Review: Cobra Triangle (NES)

By Drew Wilson

Cobra Triangle is an action game where players control a speedboat through obstacles and enemies all the while attempting to complete courses in a limited amount of time. Even by today’s standards, it’s a unique kind of game.

Cobra Triangle was released in 1989 for the NES (Nintendo Entertainment System).

The player controls a speedboat and must deal with enemy fire from other boats, various turrets, sharks, heat seeking missiles and a whole host of obstacles including logs, land that must be jumped over, whirlpools and narrow passages to name a few.

When a player is able to complete a level – frequently a dotted line that is designated as the finish line – the boat will extend a helicopter-like propeller from the roof and the boat flies to the next level.

There’s various kinds of missions in this game. These missions can include a simple race to the finish line, disposing of mines, guarding men and navigating obstacle courses. The player will also be able to play bonus levels to increase the number of pods that are used to enable various power ups. These power-ups can include a speed boost, increasing the overall speed of the boat, missiles, an upgrade to the main weapon and a force field which offers temporary resistance to damage.

When I was playing this game, I wondered why the concepts that were put in play were not really expanded on a whole lot in future games. I’ve played the odd boat-related games that were since released, but they were typically merely racing games and bared little resemblance to this particular game. This ultimately means that this game remains to be one of those unique games you’ll not really get from any other game.

Perhaps one downside to this game is that there’s really only one difficulty. While the game is relatively straight forward at the beginning, later levels can prove to be particularly challenging. The effect of this is that few players will ever see the ending of this game (the game is 30 levels long).

The positive part is that while there are level types that are repeated, what the player get’s to try and beat is constantly evolving. For instance, the first bomb disposal level is simply a few bombs that are taken to another floating ring. The second bomb disposal retains this concept, only introducing an island the player has to navigate around. The third bomb disposal level also features a whirlpool that is constantly circling around the disposal area which complicates things further. So, while there are repeated themes throughout the level, it doesn’t really get tiring save for the fact that you are probably constantly dying throughout the game.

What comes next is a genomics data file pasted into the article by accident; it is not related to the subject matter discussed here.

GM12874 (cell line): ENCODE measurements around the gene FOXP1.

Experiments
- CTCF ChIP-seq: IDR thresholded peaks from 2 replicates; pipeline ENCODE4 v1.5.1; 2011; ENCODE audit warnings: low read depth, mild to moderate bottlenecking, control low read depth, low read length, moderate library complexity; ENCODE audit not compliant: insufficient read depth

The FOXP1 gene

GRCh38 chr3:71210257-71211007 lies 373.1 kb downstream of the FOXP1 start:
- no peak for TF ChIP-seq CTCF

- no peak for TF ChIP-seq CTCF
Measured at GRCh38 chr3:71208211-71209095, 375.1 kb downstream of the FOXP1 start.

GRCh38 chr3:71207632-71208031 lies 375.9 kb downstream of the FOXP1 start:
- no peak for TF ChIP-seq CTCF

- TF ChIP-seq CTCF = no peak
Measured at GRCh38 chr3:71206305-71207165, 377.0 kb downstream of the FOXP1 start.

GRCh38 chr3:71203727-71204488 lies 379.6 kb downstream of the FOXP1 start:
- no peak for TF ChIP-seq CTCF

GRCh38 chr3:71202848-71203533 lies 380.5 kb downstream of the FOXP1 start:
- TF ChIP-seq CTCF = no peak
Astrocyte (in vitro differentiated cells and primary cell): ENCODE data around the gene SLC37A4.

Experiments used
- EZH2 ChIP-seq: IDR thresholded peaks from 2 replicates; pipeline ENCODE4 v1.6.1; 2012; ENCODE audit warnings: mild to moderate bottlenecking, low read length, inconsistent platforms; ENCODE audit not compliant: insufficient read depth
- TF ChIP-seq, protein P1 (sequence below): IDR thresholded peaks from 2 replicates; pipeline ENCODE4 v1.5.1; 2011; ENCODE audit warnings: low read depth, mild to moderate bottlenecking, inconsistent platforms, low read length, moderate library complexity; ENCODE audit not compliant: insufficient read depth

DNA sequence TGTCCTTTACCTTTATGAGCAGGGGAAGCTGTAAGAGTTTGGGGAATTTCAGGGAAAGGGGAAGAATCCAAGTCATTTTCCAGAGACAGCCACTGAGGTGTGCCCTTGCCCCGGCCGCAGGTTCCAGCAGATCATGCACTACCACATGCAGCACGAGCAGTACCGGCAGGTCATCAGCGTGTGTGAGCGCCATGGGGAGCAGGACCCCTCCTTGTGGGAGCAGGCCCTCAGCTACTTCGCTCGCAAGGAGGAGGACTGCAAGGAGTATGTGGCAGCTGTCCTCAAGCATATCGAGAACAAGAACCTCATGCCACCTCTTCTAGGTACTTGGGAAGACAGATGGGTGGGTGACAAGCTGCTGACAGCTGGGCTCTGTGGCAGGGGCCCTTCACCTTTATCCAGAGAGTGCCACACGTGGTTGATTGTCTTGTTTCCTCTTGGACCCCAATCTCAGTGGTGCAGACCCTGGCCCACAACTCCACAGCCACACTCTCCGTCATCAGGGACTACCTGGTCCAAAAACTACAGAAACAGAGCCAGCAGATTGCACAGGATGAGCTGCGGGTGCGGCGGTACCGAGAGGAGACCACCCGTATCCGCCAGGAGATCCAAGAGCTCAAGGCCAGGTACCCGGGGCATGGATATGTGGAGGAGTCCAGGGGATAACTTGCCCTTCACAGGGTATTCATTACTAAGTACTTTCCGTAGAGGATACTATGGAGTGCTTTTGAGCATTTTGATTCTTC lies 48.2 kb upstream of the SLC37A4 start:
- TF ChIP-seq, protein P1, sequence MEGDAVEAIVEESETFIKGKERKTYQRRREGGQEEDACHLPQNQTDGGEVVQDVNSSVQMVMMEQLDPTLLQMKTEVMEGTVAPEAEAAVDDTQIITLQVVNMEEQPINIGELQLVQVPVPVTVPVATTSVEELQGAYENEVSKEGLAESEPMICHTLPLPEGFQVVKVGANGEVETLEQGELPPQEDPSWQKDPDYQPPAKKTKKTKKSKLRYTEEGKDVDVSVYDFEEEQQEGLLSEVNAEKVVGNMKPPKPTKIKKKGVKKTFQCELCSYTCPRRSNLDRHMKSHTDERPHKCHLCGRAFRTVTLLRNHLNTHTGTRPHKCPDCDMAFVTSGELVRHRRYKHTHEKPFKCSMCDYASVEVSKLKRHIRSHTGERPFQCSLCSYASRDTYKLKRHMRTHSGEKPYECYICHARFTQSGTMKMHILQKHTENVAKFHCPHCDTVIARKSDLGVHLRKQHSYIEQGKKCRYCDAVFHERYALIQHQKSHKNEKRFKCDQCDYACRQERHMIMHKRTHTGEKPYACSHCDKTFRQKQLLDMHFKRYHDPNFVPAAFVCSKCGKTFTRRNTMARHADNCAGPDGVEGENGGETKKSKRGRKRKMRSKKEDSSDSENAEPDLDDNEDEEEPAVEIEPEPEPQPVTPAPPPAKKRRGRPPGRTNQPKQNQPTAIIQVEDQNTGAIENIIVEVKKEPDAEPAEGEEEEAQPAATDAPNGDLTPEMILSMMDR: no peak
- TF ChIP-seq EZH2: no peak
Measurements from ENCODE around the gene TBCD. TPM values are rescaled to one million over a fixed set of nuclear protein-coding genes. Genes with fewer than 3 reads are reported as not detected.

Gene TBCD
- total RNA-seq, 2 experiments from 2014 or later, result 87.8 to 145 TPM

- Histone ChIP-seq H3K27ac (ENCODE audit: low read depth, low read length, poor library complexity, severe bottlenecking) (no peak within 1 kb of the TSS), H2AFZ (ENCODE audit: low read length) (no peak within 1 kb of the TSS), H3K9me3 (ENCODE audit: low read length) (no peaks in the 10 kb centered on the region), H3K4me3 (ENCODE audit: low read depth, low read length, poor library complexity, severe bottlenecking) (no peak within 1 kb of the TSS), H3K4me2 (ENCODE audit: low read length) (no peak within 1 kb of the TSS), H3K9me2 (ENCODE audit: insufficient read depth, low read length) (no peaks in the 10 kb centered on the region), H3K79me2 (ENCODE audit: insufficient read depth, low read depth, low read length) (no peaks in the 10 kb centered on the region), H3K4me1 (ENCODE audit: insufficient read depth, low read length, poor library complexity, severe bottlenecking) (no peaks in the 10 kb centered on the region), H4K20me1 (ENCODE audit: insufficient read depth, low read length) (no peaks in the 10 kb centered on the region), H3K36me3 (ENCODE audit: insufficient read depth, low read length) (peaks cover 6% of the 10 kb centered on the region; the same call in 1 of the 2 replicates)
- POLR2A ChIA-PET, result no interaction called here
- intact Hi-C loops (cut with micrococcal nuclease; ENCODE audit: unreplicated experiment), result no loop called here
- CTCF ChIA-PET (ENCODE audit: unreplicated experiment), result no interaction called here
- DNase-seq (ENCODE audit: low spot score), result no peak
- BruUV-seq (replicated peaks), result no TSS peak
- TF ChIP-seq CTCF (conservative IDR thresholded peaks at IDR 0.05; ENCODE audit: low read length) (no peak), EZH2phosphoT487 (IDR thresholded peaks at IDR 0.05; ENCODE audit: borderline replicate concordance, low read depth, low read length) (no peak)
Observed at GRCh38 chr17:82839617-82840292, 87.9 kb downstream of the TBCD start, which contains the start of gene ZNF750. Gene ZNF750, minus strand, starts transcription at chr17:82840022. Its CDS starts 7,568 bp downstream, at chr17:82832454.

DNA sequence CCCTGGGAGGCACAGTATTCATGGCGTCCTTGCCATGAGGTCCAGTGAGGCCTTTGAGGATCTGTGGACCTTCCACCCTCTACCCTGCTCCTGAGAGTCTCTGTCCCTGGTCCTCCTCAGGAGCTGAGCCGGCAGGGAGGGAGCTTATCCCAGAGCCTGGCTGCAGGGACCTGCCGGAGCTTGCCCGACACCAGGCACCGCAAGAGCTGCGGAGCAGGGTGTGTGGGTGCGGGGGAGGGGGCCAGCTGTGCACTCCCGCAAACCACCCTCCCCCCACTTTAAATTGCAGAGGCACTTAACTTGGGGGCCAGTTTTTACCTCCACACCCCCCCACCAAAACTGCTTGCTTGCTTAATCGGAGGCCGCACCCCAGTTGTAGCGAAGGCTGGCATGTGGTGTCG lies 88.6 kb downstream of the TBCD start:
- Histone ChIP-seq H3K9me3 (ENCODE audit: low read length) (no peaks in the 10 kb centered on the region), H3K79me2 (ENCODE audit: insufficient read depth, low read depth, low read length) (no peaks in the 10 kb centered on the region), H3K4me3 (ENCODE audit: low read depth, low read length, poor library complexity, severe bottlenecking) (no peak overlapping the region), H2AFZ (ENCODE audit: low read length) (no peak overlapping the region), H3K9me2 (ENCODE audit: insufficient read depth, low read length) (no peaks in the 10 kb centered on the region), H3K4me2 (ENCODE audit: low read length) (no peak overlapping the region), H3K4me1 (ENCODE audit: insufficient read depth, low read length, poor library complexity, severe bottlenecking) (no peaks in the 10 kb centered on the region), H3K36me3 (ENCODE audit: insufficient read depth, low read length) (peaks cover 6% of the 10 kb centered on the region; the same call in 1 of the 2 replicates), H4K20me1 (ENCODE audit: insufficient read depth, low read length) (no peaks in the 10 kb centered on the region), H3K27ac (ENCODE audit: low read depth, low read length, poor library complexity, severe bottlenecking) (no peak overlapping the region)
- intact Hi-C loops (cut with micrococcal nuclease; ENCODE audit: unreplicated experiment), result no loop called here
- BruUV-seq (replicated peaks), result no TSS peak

You get three lives and three continues. So, that means you really get 9 lives total. While that sounds like a lot of a game that is only 30 levels long, you’ll eventually wish you had more lives because by the time you get to around level 10, the game requires extremely quick reflexes and quick improvisation. Otherwise, you’ll find yourself either sinking in the water, blowing up, or falling down into one of the series of physics defying waterfalls because you missed a moving ramp. So, if you are a casual gamer, even if you use cheat codes, don’t anticipate on seeing the ending without a great deal of challenge.

A minor quibble about this game is that there are glitches in this game. The most notable is that the enemy boats in the bomb disposal levels can get stuck behind one of the islands. This can mean that even if you evade the free boat, the other boat can just suddenly appear from the other direction and steal your mine before you have much time to react.

The graphics are quite well done for a game released in the late 80’s. Considering the console and technological limitations, I count myself pretty impressed with even the subtle graphics like the boat leaning in turns, the level of detail of logs that only appear for a moment and the enemies constantly moving around in the screen.

The music is also quite well done. Even though the songs repeat on certain levels, they offer an additional layer of creating a thematic environment. The songs can range from a frantic pace to a slow pace. The only thing I thought was less than stellar about the music was that boss levels feature some laid back music when I would have expected something, I don’t know, more. I’m undecided as to whether or not this was a good unique feature for the game or just an awkward mismatch between level music and what’s going on in those boss levels. Sound effects, however, were top notch.

Overall, I’d say this is a decent game. If you are up for a game with a lot of challenge and a requirement of strategy, then I’d say this game is a good choice to test your reflexes.

Furthest point made it in game: Level 13.

General gameplay: 17/25
Replay value: 5/10
Graphics: 8/10
Audio: 4/5

Overall rating: 76%

Drew Wilson on Twitter: @icecube85

1 Comment

  • Mountainrage says:

    Loved this game as a kid, can’t remember how far I got but I think it was level 18. Should of never sold my NES to make money for a N64. Oh well live and learn.

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